LONDON — Senior figures in the Conservative Party are reportedly secretly trying to persuade Prime Minister Theresa May to hold a general election in just six weeks time.
Tory Party chairman Patrick McLoughlin, chief whip Gavin Williamson, and May’s private secretary George Hollingbery have discussed advising May to call a snap election on May 4, according to the Times.
The alleged thinking behind an early election is that a comfortable majority victory for the Conservatives — which polls currently suggest is the most likely outcome — would give May a much stronger hand in the Commons ahead of crucial votes on Brexit legislation and divisive policies like the ban on new grammar schools being lifted.
Downing Street has repeatedly ruled out an early election, but a number of Tory MPs have privately been encouraging Williamson to push the idea to the prime minister with a crushing victory over the Labour Party a strong possibility.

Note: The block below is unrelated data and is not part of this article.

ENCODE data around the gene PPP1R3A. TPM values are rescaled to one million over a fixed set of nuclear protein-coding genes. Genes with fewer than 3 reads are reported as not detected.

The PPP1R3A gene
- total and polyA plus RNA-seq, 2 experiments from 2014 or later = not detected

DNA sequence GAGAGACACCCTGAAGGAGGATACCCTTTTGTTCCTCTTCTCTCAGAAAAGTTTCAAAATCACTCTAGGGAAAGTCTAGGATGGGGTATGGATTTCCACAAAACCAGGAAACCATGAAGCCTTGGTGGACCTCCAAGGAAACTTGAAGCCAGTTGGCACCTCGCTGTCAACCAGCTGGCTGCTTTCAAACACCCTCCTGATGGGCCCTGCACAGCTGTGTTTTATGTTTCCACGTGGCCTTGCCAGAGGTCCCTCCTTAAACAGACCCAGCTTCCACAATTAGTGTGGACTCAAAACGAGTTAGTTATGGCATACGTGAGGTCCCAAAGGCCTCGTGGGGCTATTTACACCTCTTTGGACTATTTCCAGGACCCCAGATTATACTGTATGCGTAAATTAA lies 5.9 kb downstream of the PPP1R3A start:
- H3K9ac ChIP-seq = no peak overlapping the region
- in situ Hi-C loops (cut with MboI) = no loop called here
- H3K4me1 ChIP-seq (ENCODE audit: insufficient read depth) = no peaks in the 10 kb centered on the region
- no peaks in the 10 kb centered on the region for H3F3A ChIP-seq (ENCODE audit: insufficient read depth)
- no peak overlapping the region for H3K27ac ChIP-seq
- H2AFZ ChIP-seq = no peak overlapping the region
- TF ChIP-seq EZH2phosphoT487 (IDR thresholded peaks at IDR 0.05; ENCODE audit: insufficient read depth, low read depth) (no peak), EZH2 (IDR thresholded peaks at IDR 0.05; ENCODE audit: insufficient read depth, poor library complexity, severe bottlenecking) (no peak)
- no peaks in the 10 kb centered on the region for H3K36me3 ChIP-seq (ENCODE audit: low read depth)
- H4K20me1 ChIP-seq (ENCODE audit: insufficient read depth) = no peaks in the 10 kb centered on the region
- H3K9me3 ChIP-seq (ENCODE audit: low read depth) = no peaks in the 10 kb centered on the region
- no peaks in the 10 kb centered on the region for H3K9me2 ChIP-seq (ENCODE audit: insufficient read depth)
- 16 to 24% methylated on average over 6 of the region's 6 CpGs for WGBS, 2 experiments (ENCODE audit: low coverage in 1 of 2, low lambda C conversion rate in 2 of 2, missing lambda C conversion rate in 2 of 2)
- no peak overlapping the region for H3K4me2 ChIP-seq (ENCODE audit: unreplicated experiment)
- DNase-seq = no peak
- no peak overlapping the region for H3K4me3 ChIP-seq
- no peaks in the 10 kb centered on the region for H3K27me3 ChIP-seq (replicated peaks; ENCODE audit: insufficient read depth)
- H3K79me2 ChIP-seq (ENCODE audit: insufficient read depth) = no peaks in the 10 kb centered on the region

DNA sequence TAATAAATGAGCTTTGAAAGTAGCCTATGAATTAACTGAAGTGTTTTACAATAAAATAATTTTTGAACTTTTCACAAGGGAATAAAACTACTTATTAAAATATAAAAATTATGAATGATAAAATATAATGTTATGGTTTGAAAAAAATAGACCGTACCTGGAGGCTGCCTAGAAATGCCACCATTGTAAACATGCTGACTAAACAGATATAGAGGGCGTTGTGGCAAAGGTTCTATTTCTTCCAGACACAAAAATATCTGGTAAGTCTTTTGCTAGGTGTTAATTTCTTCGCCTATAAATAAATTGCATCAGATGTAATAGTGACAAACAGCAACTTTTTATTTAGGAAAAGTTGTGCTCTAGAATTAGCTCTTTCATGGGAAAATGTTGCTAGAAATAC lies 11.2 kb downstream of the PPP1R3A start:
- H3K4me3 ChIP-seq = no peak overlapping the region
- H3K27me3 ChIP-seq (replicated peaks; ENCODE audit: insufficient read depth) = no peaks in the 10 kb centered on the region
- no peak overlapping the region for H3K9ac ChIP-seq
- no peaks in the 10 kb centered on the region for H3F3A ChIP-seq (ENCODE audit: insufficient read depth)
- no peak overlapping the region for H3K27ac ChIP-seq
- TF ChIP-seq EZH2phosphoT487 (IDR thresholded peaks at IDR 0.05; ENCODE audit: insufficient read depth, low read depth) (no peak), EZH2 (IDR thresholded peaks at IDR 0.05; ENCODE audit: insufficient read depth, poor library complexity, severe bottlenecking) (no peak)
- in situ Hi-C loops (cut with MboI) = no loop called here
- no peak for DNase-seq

Jeremy Corbyn’s Labour has been on “early election footing” since the end of last year in preparation for a 2017 general election, the party’s chief elections strategist Andrew Gwynne said over the weekend.
If May does decide to call a snap election then she’ll first have to find a way of overcoming the Fixed Term Parliament Act, which requires general elections to take place once every five years.
The prime minister would be able to circumvent this law at least two-thirds of MPs voted in favour of amending it.
Labour MP Gwynne told the BBC’s Andrew Neil that it would be “difficult” for the party not to support a hold an early election as it would be an opportunity to remove the Tories from government.
“It would be very difficult not to because if the government wants to dissolve parliament, wants a general election, we don’t want the Tories to be in government, we want to be in government.
“We want to have an opportunity to put that case to the British people,” he said.
Labour shadow Home Secretary Diane Abbott told The Independent last week that her party would win an election “whenever” decides to hold it, despite the party’s continuing to trail the Tories by massive margins in opinion polls.
An Ipsos MORI survey published last week gave May’s ruling Conservatives a 13-point lead over Labour.
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